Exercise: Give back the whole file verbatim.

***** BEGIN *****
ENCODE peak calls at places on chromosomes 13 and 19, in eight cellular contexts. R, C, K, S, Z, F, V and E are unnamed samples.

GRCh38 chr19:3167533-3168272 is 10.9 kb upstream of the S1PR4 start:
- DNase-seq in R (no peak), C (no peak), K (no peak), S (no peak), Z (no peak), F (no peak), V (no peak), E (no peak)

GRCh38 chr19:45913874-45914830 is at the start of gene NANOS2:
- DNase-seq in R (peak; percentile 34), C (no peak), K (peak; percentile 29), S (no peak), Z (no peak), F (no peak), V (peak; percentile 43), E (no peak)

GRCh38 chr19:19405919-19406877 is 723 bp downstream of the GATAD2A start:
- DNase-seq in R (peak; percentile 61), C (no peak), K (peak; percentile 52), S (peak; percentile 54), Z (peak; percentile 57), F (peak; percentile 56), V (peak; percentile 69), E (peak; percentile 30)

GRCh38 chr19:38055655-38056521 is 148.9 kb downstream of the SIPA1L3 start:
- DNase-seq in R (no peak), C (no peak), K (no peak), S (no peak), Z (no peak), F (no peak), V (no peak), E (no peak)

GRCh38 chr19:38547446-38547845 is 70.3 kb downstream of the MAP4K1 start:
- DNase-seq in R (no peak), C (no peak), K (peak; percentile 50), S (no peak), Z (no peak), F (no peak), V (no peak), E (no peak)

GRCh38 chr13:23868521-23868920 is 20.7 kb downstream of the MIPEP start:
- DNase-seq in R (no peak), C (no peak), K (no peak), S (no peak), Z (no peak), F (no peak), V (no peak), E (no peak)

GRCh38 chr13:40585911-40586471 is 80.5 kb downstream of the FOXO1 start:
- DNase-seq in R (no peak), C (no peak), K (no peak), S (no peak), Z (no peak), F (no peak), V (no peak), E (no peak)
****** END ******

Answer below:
ENCODE peak calls at places on chromosomes 13 and 19, in eight cellular contexts. R, C, K, S, Z, F, V and E are unnamed samples.

GRCh38 chr19:3167533-3168272 is 10.9 kb upstream of the S1PR4 start:
- DNase-seq in R (no peak), C (no peak), K (no peak), S (no peak), Z (no peak), F (no peak), V (no peak), E (no peak)

GRCh38 chr19:45913874-45914830 is at the start of gene NANOS2:
- DNase-seq in R (peak; percentile 34), C (no peak), K (peak; percentile 29), S (no peak), Z (no peak), F (no peak), V (peak; percentile 43), E (no peak)

GRCh38 chr19:19405919-19406877 is 723 bp downstream of the GATAD2A start:
- DNase-seq in R (peak; percentile 61), C (no peak), K (peak; percentile 52), S (peak; percentile 54), Z (peak; percentile 57), F (peak; percentile 56), V (peak; percentile 69), E (peak; percentile 30)

GRCh38 chr19:38055655-38056521 is 148.9 kb downstream of the SIPA1L3 start:
- DNase-seq in R (no peak), C (no peak), K (no peak), S (no peak), Z (no peak), F (no peak), V (no peak), E (no peak)

GRCh38 chr19:38547446-38547845 is 70.3 kb downstream of the MAP4K1 start:
- DNase-seq in R (no peak), C (no peak), K (peak; percentile 50), S (no peak), Z (no peak), F (no peak), V (no peak), E (no peak)

GRCh38 chr13:23868521-23868920 is 20.7 kb downstream of the MIPEP start:
- DNase-seq in R (no peak), C (no peak), K (no peak), S (no peak), Z (no peak), F (no peak), V (no peak), E (no peak)

GRCh38 chr13:40585911-40586471 is 80.5 kb downstream of the FOXO1 start:
- DNase-seq in R (no peak), C (no peak), K (no peak), S (no peak), Z (no peak), F (no peak), V (no peak), E (no peak)